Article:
A Microsoft executive says most Web content deals, outside premium content players, aren't worth the hassle
While Felicia Day and her Web series The Guild may have scored a great deal for distribution on the Xbox and other Microsoft platforms—which involved promotion to a massive audience, a Sprint sponsorship, and allowed her to keep her intellectual property—other Web series creators may have trouble following in her footsteps.
We sat down with Ross Honey, Microsoft's general manager of global content acquisition and strategy in its media and entertainment group, earlier this week in Redmond, Wash., to talk about the kinds of content the company is looking for and how Web video plays into that. Honey's answers didn't make the Xbox Live sound like much of a Web content distribution opportunity. As he explained it, the process of cutting deals for Web series and securing and inserting ads in them is just too much hassle.
The Xbox doesn't have a robust ad insertion platform, so instead of individual ads, Microsoft has done overall sponsorship deals as it did with Sprint and The Guild. If a Web series can't attract a major sponsor, there won't be an easy way for Microsoft to monetize it (the company has done microtransactions for series such as Clark and Michael, selling episodes for 25¢, but that didn't generate much interest).
Does it Help Xbox?
The other issue, said Honey, is figuring out what content is going to "move the needle" for Xbox, as well as determining how much energy to put into acquiring it. "Getting [mockumentary Web series] Dorm Life on Xbox is not a bad thing," said Honey. "Is it going to move people to get on Xbox? Maybe."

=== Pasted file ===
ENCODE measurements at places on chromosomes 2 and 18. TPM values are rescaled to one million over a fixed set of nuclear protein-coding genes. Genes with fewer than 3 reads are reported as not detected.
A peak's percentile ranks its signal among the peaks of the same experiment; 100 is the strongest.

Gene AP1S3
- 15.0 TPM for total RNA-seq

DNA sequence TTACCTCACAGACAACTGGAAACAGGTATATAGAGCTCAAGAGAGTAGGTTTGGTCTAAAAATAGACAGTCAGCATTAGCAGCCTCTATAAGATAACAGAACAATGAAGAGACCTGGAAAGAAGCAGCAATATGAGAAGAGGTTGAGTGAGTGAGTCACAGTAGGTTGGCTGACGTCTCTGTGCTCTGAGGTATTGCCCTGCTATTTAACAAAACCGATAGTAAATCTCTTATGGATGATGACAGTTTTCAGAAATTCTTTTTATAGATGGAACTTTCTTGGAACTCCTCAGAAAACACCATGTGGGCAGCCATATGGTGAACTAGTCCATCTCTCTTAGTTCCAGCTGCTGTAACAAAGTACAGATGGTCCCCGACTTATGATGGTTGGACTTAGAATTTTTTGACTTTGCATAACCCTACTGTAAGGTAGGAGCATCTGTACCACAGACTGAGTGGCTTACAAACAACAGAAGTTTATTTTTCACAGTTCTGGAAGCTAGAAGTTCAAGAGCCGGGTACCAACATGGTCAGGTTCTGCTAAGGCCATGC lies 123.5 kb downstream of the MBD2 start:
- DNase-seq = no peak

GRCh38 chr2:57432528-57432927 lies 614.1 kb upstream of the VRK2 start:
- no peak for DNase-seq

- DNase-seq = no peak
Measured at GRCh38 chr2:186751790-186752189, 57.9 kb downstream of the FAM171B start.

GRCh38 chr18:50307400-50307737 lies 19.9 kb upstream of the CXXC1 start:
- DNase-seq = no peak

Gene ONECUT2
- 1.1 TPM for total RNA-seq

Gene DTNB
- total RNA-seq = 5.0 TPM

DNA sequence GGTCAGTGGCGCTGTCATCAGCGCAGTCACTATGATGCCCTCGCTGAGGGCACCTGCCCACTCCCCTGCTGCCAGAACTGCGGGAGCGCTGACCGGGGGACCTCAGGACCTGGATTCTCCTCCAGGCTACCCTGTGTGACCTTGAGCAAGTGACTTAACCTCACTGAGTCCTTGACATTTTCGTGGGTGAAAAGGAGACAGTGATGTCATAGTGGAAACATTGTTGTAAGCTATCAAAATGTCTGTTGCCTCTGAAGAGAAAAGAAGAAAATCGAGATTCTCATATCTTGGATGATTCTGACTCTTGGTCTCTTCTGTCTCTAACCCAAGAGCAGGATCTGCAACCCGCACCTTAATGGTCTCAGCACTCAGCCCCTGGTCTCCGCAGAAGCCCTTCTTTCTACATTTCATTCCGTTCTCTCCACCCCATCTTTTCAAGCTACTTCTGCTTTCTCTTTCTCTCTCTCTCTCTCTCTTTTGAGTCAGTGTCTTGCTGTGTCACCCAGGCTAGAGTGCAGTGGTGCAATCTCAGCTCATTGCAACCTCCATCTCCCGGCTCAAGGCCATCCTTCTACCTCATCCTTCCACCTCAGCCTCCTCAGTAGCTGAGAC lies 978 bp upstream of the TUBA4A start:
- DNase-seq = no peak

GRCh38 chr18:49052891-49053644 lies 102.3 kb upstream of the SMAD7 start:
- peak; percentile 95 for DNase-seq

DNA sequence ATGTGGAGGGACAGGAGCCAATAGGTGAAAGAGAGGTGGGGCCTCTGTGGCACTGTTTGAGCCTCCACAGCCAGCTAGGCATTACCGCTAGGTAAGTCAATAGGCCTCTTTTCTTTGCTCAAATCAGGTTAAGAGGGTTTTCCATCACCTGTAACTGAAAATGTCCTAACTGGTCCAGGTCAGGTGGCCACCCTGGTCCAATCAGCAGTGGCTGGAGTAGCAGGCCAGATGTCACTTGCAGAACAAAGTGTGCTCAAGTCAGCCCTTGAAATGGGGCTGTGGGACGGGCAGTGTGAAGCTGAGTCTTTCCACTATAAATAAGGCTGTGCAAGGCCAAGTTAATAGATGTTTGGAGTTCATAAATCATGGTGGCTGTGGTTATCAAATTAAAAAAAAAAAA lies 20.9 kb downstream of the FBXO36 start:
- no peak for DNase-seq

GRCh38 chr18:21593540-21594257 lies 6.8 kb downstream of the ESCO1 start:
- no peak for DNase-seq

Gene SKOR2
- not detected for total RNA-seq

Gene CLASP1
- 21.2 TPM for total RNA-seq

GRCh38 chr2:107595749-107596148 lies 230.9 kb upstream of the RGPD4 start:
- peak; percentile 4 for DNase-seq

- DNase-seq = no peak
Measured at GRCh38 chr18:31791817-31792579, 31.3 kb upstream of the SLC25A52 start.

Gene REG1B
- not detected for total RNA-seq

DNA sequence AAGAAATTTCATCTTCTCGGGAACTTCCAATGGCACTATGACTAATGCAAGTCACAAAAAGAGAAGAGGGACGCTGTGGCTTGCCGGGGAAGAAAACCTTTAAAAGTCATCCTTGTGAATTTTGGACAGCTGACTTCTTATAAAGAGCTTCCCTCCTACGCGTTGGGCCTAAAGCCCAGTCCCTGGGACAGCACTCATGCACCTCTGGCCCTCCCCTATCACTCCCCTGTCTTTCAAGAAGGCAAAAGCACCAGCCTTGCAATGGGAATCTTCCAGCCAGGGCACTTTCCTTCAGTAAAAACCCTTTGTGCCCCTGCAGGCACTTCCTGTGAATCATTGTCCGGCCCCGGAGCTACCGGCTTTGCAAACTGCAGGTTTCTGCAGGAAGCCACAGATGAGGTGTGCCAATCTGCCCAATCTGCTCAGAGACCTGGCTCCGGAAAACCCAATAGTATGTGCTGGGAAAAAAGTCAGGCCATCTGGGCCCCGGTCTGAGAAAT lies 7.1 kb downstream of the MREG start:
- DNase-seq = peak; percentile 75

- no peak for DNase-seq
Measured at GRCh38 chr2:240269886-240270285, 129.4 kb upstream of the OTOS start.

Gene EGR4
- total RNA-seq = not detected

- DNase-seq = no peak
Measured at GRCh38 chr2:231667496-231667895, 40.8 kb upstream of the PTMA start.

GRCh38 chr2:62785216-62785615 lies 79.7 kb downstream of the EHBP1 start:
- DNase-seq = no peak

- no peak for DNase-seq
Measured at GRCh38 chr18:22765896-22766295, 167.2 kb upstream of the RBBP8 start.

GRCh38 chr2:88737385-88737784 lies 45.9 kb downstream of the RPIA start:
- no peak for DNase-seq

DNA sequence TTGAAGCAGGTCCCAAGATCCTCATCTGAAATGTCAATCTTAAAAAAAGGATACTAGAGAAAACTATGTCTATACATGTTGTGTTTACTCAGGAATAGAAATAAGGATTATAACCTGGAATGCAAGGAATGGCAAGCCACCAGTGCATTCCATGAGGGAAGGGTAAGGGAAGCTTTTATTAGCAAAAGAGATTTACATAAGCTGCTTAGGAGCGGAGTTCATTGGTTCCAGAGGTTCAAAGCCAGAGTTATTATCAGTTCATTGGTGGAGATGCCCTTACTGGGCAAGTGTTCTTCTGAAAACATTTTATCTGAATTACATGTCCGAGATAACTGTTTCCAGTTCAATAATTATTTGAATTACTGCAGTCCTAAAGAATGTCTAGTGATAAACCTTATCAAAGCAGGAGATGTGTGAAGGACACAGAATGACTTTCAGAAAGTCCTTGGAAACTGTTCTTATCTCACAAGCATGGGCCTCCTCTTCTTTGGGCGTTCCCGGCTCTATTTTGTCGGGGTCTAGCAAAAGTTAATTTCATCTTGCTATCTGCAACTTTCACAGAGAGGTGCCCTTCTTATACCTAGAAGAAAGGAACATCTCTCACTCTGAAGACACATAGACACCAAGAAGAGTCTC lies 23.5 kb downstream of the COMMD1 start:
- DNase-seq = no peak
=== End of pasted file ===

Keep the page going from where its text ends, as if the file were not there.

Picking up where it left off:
Microsoft isn't against acquiring Web content outright, it's just a matter of priorities. In addition to The Guild, Microsoft also commissioned its own horror comedy shorts last year. But according to Honey, it takes a lot of effort to get a Web content deal done for video that, as a percentage of what is watched, is not very high. In other words, for the Xbox Live's scale, doing deals with individual creators was too much fuss when they could put that time into working with proven premium content companies.
Honey made it pretty clear that Xbox isn't in the Web video acquisition game, but didn't rule it out entirely. Based on our talk, we can offer up this tip from him for those who absolutely want to be on Xbox: "Gamers love watching things about gaming." Honey says that the two most popular TV shows on Xbox are South Park episodes "Make Love Not Warcraft" and "Guitar Queer-o." Having a gamer bent is, in part, why Microsoft was so aggressive in obtaining The Guild on an exclusive basis. It also didn't hurt that The Guild already had a sizeable audience and that its star, Day, basically became a spokesperson for Xbox.